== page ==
Until now we’ve stored almost every program in a single file. This becomes unwieldy as programs grow large. It becomes impossible to manage when more than one person is working on a program. It also loses out on one of the key benefits of OOP, code reusability. As long as all the code for a program is stored in one file, you can’t reuse code except by cut and paste, just like in a non-object oriented language.
There has been some code that hasn’t resided in our source files. Remember all those import statements at the top of every file? What they do is pull in prewritten and precompiled code from various locations so we can use it in our programs. You can do the same thing with classes you write. However to do this you do need to be aware of several conventions and restrictions.
1. No file should contain more than one public class. This means that our Hello World, Goodbye World example is no longer valid because each of the classes was public.
2. All files should have the same name as their single public class followed by the extension “.java”.
3. Source code files should be stored in the same directory as their compiled .class file. This is so the Java compiler can find the appropriate definitions and interfaces for a class when the class is referred to in a different file.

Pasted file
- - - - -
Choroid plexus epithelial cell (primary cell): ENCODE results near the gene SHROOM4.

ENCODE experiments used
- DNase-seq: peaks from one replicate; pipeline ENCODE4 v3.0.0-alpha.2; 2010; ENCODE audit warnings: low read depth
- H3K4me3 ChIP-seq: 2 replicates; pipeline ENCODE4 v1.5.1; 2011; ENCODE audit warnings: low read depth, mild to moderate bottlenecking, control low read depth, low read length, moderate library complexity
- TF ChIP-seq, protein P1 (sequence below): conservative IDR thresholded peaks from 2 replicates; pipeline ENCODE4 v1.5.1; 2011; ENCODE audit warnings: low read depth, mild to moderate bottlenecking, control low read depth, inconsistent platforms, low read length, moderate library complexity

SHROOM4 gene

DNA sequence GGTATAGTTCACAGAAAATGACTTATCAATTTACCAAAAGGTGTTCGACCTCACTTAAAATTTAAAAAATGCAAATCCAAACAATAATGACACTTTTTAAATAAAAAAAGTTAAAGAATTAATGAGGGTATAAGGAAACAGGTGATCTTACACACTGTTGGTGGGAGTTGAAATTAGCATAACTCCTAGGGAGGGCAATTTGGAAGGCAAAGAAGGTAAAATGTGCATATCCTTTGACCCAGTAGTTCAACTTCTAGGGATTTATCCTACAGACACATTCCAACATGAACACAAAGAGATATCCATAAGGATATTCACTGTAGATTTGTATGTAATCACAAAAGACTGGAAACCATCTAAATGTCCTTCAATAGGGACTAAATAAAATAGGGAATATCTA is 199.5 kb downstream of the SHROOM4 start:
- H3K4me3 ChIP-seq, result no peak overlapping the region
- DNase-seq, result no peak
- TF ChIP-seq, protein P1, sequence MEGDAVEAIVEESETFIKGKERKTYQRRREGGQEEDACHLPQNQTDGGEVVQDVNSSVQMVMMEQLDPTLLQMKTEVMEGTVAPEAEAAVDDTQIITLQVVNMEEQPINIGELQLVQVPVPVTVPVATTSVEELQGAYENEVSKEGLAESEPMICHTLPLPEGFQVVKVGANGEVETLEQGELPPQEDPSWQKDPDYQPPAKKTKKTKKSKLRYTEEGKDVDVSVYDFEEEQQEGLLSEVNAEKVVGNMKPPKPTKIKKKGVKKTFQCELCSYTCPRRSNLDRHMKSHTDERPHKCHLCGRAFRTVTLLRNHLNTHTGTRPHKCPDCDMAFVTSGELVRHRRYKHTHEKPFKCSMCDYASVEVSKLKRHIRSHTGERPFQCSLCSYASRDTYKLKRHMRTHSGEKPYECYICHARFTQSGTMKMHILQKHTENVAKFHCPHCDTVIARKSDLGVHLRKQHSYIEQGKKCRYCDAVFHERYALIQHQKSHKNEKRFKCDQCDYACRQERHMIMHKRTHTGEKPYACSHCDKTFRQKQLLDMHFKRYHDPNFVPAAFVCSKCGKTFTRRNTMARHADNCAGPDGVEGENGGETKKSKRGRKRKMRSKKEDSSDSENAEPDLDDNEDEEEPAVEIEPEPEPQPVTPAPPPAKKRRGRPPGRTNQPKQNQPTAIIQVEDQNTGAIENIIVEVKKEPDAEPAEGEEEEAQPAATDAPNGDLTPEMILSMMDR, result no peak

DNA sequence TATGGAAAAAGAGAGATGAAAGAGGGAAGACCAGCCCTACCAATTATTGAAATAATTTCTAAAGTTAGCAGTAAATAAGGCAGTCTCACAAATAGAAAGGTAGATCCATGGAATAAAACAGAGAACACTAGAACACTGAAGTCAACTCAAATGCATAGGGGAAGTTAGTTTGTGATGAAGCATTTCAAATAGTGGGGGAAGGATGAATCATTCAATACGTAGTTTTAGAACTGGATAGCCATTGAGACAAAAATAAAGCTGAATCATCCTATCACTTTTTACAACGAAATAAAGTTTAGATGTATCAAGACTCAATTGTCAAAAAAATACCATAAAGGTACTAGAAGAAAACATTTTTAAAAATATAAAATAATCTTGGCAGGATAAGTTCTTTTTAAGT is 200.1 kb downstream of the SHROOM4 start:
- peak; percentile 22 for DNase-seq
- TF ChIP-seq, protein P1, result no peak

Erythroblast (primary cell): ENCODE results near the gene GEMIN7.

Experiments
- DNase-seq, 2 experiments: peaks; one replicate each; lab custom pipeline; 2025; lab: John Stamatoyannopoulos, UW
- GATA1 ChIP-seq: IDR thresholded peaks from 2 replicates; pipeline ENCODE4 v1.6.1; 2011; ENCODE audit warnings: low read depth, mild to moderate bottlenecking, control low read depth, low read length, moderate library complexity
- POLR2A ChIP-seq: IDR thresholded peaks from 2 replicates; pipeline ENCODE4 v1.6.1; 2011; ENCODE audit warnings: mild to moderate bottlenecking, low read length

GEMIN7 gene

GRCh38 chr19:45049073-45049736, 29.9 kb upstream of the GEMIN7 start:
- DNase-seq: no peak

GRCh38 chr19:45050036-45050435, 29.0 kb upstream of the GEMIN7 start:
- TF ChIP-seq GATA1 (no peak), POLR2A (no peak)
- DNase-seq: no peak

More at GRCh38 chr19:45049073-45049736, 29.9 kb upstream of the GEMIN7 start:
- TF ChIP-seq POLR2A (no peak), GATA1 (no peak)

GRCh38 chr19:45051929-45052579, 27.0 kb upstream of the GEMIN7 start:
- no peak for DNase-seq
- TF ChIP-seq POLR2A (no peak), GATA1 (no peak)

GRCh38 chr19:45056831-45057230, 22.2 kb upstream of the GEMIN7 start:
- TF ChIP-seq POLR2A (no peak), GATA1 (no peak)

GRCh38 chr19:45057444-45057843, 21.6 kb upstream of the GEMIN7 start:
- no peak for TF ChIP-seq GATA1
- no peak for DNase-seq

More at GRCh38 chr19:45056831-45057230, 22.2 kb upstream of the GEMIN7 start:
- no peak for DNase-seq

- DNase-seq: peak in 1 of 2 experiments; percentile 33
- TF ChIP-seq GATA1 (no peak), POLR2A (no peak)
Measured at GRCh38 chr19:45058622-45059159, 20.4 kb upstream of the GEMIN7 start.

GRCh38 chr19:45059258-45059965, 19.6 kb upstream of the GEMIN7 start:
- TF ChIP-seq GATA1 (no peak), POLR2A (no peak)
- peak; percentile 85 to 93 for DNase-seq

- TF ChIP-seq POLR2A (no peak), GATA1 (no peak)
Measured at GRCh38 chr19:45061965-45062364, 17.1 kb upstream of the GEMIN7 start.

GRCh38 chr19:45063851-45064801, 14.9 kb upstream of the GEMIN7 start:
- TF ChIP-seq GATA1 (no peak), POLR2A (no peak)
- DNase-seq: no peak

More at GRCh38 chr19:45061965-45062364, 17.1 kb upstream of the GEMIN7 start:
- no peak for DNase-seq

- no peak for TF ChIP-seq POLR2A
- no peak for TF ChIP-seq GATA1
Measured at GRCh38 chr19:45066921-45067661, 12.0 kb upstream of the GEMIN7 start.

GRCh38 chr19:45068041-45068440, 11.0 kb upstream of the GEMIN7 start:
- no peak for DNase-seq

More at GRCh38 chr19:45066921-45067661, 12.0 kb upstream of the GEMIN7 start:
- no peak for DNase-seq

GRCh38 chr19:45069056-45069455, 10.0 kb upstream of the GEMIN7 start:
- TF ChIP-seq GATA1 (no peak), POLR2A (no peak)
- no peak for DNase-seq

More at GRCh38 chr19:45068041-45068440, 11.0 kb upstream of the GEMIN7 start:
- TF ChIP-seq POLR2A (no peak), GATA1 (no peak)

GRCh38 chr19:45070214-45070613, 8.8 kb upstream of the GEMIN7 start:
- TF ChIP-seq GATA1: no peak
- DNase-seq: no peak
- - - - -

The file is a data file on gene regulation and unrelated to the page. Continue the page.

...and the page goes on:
4. Source code and .class files should be in a directory that’s part of the $CLASSPATH environment variable.
We’ll demonstrate this by splitting the example of the previous sections into two separate files, each of which contains one class. Begin by creating a file that contains the Complex class. (Your complex file may be a little different depending on how you answered the exercises in the previous sections.) Save this file as Complex.java.
Next save the examples from the previous exercises in a separate file called ComplexExamples.java in the same directory as Complex.java. Now compile both files and run Complex Examples.java.To getting the right medication information they are also assured of getting genuine product.